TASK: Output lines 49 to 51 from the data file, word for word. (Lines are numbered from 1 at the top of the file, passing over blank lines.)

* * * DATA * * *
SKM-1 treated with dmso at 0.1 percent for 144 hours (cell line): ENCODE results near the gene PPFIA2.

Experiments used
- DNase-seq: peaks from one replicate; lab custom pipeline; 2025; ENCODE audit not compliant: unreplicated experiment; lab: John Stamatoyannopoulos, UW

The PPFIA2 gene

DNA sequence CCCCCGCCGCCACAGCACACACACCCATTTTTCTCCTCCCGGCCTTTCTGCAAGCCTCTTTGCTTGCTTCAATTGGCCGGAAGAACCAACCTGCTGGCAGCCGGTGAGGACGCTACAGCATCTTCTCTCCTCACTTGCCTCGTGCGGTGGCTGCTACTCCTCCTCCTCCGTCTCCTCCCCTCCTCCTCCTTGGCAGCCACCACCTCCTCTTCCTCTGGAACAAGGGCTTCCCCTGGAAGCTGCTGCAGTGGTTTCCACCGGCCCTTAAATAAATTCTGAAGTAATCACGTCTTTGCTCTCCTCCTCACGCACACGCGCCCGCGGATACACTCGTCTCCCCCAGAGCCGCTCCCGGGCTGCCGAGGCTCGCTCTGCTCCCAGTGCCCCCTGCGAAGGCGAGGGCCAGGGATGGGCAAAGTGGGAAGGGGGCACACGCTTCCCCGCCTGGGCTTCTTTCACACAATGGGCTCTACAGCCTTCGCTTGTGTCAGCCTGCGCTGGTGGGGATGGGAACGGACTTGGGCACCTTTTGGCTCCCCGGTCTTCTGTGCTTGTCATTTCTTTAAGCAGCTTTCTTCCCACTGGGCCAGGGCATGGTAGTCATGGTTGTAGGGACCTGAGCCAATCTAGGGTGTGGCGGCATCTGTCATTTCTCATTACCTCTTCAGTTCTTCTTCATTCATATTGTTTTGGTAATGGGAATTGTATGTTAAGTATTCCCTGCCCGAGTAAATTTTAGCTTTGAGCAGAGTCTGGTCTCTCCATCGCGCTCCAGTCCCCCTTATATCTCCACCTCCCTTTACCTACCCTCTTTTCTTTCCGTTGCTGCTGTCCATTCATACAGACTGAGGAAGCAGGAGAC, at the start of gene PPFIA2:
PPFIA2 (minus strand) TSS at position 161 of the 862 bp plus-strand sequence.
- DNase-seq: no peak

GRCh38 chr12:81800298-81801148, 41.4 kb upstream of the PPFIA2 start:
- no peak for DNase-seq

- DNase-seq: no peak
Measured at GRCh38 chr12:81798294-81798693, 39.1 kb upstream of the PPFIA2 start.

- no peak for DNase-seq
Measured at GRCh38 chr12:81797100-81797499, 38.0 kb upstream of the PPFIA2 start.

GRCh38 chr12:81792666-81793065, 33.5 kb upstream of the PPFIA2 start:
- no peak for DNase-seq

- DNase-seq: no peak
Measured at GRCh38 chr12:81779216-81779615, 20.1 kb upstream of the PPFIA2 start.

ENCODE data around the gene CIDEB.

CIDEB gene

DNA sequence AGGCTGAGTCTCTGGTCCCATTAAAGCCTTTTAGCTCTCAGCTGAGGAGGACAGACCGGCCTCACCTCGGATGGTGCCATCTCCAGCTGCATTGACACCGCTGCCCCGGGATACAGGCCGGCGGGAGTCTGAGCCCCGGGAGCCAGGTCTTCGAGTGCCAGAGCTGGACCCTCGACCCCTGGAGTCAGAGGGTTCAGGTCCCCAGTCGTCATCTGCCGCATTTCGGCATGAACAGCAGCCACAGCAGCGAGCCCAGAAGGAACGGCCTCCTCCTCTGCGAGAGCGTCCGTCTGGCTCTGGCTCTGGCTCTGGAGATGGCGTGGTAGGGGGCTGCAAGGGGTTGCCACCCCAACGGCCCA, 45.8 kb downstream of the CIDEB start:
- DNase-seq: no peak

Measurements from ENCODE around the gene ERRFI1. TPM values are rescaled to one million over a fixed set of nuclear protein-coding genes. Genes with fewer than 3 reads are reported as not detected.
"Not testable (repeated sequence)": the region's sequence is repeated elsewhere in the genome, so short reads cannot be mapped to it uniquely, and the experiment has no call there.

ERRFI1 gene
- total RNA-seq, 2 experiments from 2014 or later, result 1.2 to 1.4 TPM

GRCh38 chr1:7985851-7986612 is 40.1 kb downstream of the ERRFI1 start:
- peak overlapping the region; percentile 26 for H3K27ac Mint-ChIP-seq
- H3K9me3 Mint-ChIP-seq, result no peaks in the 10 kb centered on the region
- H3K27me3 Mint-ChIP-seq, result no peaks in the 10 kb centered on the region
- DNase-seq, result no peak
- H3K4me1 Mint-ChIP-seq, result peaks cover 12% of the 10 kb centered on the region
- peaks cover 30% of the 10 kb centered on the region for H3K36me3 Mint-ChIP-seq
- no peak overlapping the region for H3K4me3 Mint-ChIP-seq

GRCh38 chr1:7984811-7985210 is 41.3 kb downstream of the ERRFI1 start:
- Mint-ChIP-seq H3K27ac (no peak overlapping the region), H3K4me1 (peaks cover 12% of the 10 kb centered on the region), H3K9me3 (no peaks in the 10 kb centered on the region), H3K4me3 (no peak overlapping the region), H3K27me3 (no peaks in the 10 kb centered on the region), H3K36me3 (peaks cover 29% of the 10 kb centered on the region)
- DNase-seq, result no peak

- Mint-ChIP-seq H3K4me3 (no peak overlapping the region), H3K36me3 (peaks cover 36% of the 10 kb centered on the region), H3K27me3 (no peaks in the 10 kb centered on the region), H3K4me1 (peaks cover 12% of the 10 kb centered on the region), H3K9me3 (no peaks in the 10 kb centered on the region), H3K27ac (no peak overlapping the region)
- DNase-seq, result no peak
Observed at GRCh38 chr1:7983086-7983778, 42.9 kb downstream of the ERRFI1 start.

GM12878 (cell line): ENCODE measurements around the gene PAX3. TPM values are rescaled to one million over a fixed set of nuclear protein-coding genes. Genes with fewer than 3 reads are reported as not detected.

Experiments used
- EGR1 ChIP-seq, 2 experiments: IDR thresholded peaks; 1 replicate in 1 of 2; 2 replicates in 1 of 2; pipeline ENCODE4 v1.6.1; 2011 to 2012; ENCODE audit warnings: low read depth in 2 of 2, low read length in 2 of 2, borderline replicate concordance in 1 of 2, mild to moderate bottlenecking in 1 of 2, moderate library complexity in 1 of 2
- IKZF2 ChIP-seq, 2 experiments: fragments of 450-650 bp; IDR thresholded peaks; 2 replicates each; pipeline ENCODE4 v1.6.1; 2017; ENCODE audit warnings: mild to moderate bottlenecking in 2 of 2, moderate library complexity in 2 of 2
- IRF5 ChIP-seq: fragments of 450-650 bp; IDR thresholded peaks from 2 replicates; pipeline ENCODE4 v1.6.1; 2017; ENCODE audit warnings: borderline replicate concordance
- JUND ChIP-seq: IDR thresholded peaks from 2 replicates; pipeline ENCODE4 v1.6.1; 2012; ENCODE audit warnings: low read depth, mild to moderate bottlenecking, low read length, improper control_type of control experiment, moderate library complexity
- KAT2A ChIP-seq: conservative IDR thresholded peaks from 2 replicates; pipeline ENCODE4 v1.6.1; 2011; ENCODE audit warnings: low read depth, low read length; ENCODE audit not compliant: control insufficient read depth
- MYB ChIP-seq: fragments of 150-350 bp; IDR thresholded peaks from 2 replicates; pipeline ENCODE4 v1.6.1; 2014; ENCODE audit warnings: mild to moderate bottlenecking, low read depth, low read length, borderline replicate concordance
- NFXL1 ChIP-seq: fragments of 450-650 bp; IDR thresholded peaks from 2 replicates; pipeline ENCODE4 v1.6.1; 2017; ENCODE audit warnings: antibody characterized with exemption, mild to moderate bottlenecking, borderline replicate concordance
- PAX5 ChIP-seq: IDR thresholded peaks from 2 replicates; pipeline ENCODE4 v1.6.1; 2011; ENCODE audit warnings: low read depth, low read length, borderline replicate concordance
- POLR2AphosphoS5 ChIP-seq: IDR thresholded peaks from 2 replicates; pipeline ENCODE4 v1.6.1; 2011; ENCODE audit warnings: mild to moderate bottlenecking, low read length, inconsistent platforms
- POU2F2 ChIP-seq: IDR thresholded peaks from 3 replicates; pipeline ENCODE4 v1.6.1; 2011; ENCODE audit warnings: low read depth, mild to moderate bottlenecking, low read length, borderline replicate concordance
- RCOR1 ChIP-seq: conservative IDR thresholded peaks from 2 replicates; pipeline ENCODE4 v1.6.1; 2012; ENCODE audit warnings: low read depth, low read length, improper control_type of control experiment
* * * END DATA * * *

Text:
- PAX5 ChIP-seq: IDR thresholded peaks from 2 replicates; pipeline ENCODE4 v1.6.1; 2011; ENCODE audit warnings: low read depth, low read length, borderline replicate concordance
- POLR2AphosphoS5 ChIP-seq: IDR thresholded peaks from 2 replicates; pipeline ENCODE4 v1.6.1; 2011; ENCODE audit warnings: mild to moderate bottlenecking, low read length, inconsistent platforms
- POU2F2 ChIP-seq: IDR thresholded peaks from 3 replicates; pipeline ENCODE4 v1.6.1; 2011; ENCODE audit warnings: low read depth, mild to moderate bottlenecking, low read length, borderline replicate concordance